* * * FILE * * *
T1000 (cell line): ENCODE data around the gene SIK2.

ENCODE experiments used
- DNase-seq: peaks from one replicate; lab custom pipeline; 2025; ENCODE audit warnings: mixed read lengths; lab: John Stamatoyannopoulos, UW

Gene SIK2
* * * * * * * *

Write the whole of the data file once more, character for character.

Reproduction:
T1000 (cell line): ENCODE data around the gene SIK2.

ENCODE experiments used
- DNase-seq: peaks from one replicate; lab custom pipeline; 2025; ENCODE audit warnings: mixed read lengths; lab: John Stamatoyannopoulos, UW

Gene SIK2